The Baker And I

The Baker And I 3"Stevie, what are you doing?" I call out as he leaps over the gate that keeps our toddler from playing in the bathroom.

He returns as quickly as he left but with a cup of water in hand, and while checking my reaction he pours the water into the mixing bowl we had just been using to create bread dough.

I walk over to see what he's doing as he continues to pour everything he sees into the bowl: coffee, juice, water, Special K, etc.

It looks like a brown, muddy...mess.

He called it soup.

"It's soup?"

"No Stevie, it is NOT soup. It is gross. If you would like to make soup, then next time I am making it, I will let you help."

Next thing I know, he is wiping his mouth out with a towel and a very disgusted look on his face.

I cannot believe he tasted it!  Of all the things to taste, really??? YUCK!

 This will either be a major set back (for more on this story, click here) or a breakthrough,  I'm not sure which!

"Stevie, if you want to try something new, let me know and I will get you something yummy to taste. But don't eat yucky stuff." I said this hopeful that maybe, just maybe he'd taste the yummy bread that he made with me.

I love baking with Stevie. He gets so excited and loves to watch the concoction change with each ingredient.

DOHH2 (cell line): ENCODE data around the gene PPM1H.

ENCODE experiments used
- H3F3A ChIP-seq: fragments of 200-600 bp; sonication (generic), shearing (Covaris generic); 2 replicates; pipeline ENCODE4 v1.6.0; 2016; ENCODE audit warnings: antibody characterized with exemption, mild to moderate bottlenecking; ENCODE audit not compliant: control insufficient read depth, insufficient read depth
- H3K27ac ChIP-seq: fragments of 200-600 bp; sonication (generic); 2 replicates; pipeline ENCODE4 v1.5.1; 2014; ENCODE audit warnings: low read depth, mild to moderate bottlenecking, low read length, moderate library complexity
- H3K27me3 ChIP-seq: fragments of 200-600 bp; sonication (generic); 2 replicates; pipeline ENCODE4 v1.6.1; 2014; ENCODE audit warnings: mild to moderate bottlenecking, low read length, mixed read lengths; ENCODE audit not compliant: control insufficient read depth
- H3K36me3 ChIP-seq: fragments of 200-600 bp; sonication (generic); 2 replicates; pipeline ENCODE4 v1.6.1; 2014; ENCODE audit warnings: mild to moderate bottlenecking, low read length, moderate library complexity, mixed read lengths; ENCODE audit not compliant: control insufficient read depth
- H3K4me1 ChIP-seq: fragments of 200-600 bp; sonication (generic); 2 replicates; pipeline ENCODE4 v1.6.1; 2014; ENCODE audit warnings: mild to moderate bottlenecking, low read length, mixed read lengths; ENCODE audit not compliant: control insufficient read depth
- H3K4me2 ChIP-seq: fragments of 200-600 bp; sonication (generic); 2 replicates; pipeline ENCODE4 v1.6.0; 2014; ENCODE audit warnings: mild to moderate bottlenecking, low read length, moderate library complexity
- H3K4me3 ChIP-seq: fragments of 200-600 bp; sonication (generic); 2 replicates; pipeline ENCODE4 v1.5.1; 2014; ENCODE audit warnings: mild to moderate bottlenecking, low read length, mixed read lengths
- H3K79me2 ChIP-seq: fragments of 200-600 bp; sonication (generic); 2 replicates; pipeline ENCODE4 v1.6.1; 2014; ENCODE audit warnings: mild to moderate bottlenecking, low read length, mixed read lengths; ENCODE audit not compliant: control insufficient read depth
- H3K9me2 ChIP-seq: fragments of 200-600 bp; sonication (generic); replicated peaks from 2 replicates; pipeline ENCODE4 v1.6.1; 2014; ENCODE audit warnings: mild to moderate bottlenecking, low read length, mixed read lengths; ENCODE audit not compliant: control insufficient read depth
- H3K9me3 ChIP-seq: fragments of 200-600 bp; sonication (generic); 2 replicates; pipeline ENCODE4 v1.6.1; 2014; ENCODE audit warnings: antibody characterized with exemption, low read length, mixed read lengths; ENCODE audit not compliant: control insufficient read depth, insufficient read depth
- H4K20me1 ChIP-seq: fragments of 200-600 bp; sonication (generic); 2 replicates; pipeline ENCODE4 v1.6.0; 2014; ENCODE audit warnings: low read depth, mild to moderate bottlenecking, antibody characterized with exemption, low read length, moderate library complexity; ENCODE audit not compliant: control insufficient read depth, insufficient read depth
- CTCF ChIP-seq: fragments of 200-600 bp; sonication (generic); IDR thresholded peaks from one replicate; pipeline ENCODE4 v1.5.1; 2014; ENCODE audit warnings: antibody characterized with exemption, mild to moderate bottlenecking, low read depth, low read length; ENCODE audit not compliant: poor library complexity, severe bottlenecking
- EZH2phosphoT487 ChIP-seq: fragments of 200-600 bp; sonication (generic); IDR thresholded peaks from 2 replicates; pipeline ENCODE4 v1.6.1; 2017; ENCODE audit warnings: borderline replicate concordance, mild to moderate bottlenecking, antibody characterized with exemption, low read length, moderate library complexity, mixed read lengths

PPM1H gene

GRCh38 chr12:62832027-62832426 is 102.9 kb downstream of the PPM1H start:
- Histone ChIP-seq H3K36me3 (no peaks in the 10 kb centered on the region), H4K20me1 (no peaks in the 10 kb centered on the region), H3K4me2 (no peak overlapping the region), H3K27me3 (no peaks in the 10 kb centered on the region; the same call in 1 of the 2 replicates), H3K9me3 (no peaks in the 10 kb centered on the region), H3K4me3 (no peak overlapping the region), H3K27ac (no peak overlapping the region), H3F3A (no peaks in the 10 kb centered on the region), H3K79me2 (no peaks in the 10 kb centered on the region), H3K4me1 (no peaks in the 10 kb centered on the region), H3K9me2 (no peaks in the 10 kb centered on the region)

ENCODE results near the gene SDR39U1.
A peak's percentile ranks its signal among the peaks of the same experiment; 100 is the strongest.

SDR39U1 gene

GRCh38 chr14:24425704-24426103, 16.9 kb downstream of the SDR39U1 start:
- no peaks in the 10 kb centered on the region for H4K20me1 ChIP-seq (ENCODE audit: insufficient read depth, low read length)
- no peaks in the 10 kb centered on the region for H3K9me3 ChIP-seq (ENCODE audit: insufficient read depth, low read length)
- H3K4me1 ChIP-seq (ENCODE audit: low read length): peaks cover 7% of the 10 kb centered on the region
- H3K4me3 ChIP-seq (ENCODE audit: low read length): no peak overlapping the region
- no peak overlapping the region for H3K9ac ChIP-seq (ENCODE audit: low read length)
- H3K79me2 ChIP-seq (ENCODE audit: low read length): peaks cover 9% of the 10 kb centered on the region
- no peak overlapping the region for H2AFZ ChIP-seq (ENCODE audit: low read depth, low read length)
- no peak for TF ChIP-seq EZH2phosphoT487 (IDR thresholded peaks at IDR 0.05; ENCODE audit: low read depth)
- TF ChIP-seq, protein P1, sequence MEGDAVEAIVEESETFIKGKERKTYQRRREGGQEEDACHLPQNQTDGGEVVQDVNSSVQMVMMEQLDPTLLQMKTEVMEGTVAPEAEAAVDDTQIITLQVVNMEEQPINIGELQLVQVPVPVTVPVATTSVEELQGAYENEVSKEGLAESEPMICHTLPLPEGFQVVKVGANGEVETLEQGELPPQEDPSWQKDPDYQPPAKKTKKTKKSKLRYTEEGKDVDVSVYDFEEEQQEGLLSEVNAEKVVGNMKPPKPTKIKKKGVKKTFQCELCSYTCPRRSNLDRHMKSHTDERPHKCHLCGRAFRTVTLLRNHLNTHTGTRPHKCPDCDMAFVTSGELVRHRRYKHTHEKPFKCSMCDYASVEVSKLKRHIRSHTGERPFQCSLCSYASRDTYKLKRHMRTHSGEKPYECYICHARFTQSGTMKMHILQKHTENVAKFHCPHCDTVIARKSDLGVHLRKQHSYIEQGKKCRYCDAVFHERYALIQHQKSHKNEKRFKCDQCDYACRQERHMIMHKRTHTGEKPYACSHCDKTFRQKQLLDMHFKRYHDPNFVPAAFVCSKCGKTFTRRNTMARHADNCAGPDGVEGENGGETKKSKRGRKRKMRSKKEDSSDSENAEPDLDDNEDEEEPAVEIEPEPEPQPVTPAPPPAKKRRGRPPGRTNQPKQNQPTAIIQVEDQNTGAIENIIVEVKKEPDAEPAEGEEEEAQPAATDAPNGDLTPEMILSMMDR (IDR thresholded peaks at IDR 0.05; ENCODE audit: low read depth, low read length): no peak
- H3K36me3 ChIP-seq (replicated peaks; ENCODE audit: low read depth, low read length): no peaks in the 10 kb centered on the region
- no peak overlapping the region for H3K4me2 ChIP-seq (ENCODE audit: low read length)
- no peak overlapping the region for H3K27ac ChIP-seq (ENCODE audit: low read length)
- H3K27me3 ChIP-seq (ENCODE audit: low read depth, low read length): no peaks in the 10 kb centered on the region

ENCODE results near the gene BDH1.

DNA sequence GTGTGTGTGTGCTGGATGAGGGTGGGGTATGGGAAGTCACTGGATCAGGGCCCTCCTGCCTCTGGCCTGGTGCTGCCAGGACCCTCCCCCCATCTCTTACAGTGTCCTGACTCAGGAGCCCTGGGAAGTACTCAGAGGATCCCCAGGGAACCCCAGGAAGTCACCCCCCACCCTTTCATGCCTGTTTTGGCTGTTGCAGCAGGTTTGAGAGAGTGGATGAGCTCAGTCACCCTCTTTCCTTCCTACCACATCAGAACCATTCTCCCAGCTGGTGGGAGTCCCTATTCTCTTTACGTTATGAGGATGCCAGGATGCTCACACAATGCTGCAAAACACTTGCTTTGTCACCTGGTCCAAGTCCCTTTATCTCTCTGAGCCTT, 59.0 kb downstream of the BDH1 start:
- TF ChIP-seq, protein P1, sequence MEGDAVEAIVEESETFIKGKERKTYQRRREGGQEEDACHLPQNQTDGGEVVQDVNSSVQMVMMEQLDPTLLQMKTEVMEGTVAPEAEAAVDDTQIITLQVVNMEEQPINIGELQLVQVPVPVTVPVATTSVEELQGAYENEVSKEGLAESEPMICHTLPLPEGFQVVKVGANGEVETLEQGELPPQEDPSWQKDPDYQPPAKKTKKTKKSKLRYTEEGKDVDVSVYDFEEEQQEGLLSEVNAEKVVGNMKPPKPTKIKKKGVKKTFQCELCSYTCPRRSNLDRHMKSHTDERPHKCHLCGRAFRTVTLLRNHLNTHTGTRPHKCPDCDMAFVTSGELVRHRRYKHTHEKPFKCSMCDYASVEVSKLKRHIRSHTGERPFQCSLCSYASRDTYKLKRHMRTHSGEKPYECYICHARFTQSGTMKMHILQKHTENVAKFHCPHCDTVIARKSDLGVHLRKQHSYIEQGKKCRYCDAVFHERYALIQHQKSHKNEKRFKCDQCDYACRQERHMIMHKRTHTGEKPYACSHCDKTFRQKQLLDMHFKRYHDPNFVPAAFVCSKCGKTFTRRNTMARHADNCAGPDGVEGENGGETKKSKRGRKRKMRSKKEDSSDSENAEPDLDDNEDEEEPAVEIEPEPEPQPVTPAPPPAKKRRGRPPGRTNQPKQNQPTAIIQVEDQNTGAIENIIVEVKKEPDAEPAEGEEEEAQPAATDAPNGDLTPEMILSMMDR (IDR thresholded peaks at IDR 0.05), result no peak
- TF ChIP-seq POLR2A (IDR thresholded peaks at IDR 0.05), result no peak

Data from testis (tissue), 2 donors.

We've been baking a lot, not because it is Christmas, but because Stevie started this Christmas break from school with a pretty repulsive behavior which led to the loss of his beloved iPad.

This iPad is what he has been spending every possible waking moment on, and with it removed until he corrects his behavior, he has found a lot of spare time on his hands.  He's decided to fill that time with his new found love of baking. 

I could NOT be more thrilled! Since he can't do this active solo (although he does try, and we hope he doesn't burn the house down!) that means that this is a social activity!  And, an activity with ME!

Since this new obsession, he has been more interactive and engaged, and I am getting to teach him all I know about bread. I am changing up the recipe and the final product made from the bread dough, just to keep him flexible. 

One day we made a Turkey & Cheese Calzone, another a loaf of bread for sandwiches, rolls, and a raisin stuffed sweet bread as his Christmas gift to us!  It smelled so good while it cooked, and I even got Stevie to smell the cinnamon!  It tasted wonderfully. Everyone loved it.

Everyone, but Stevie who didn't have any interest in tasting it.  But each day begins a new day. Each day I am going to start fresh with him and assume he will try it even if he hasn't taken me up on it in 8 years. Some day, he will. And I sure hope he picks a yummy recipe to try when he does!

With this school year being exceptionally difficult for Stevie, with multiple seclusions on the majority of days, he has come home worn out and just wants to decompress under his blanket with his iPad. He seems to be coming out of  "it", whatever it is, and I am very thankful!  I have missed him and his silly overly-excited self.  

This bread baking has given us many more engaged chunks of time.  I am treasuring each moment like a the precious jewel that it is. I love that he is doing something WITH me, and having a good time being engaged with me.

We had such a great time baking the other day, and he wanted to have a photo-shoot while the bread was rising in the oven.  So I am leaving you with a sampling of the pictures to enjoy: